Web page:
If your story is not resounding with your customer, the story loses the power of connectivity and engagement with your customer, therefore it loses its credibility. When the credibility of the story lowers, this effects customer loyalty.
Another symptom of brand inauthenticity is a company’s interest in selling to everyone without a back-up strategy. Many companies start with a high-end product that ends up a low-end years after it’s launched, and it’s almost as if the brand got a facelift and became a beautiful high-end car from a low-end in five years, losing its original selling attributes in the eyes of the customer. Think about it this way: audiences still get excited over James Bond cars with all their technologies and devices. And even if the technology is now obsolete, they continue to appear in other James Bond movies.

When competitive pressures are the main reason why a story behind a product is changed and not backed with customer experience, the desires and true wants of the product are not aligned with what the company is doing during the customer’s experience. Then the company is not talking the talk, and sooner than later the customer will naturally begin to lose trust that will decrease their loyalty and cause them to move somewhere else.
You may be thinking: “Well, there are different kinds of customers that may be more oriented towards innovation and others that may not.” And while I agree with you, I also recognize that even innovative companies work around managing a story that is consistent with their company. For example, with Windows, the customer knows there will be a new system coming, that it will last certain amount of months, and that a new one will be replaced with new attributes and characteristics. There is a certain predictability around the innovation cycle; in a way, the company is saying, get ready to buy your renewed system or device in “x” amount of time, because this will last only for “y” period of time. This way the innovators feel part of the process and part of the tribe of the company while the consumers feel they have a chance to try a technology for lower price.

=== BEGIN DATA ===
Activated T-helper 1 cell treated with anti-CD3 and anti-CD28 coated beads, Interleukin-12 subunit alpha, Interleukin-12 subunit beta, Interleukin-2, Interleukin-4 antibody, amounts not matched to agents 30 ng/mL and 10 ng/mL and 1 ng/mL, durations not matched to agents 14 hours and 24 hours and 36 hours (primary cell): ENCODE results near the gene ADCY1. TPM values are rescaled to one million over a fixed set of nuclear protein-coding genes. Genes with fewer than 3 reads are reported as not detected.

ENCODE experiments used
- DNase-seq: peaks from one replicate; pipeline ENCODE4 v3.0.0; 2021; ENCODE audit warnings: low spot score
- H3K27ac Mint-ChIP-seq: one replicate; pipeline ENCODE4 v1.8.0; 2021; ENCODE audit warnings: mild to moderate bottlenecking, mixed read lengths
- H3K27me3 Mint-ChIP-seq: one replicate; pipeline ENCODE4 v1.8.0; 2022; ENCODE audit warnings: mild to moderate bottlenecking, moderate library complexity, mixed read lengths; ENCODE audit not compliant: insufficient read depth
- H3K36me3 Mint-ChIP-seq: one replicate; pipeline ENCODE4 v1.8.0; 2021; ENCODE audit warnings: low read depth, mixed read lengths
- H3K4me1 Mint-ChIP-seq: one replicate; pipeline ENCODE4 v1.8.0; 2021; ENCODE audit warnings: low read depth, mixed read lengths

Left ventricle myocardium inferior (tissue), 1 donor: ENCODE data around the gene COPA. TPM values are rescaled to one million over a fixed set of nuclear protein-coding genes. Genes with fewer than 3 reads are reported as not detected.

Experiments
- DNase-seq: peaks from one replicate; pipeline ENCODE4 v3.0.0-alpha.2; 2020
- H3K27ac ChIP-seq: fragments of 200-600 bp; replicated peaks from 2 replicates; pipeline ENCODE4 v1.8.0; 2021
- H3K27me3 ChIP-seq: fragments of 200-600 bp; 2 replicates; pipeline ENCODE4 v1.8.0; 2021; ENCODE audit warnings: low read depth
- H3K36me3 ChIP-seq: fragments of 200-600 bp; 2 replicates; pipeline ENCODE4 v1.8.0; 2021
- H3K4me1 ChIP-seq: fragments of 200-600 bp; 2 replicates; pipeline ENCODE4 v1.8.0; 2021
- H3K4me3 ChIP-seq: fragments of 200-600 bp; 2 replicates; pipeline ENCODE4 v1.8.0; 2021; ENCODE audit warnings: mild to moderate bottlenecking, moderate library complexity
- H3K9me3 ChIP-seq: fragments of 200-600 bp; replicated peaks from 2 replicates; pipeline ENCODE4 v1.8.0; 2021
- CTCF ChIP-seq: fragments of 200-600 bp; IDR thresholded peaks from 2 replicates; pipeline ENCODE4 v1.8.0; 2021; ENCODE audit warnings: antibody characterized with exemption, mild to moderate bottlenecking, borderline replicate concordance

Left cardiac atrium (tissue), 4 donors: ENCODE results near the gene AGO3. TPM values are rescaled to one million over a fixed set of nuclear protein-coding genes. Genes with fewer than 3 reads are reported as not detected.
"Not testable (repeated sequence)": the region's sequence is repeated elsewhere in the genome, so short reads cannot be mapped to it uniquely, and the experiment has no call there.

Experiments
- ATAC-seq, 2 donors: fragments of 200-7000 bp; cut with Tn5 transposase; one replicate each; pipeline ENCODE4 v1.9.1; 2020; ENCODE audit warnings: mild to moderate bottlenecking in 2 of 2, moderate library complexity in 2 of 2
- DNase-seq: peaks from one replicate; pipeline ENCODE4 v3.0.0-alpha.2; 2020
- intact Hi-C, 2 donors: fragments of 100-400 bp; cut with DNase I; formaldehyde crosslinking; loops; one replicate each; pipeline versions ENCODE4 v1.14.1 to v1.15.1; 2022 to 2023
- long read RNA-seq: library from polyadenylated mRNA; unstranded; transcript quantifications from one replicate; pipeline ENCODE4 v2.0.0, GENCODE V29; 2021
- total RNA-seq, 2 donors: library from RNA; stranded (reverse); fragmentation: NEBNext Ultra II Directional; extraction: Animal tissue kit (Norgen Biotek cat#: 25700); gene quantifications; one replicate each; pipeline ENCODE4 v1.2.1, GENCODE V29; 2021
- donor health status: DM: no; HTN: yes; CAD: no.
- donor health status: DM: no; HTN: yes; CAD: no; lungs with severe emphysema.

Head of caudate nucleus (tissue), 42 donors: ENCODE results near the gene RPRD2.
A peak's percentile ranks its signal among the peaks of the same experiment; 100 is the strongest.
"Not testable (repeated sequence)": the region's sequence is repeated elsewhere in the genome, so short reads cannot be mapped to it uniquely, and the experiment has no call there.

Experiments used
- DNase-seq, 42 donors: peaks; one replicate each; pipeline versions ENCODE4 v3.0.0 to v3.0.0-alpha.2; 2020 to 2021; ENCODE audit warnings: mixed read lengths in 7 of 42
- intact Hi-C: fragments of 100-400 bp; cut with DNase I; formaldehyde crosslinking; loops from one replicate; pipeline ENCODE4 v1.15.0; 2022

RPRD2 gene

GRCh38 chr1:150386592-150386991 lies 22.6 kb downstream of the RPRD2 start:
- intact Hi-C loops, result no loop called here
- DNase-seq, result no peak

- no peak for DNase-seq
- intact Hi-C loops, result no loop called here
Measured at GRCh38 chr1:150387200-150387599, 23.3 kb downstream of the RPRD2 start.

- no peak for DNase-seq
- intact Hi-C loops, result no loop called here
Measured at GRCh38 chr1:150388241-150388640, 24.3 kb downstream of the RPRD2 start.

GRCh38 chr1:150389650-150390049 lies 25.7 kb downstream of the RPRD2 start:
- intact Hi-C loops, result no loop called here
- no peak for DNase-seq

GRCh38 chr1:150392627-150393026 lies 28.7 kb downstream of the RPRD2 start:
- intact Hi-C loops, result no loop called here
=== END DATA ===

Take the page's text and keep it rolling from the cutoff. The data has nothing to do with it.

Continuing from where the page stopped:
How do you evaluate brandthenticity within your organization?
Make a map:
What are the key positioning statements you are selling to your client?
• Are those positioning statements put together based on the customer experience across the channels of the company?
• Are there positioning statements that are aspirational as to where the company wants to position itself in the eyes of the customer? If so, is this aspirational positioning statement in alignment with the customer experience and the practices of your different departments (technical support, customer service, sales & production)?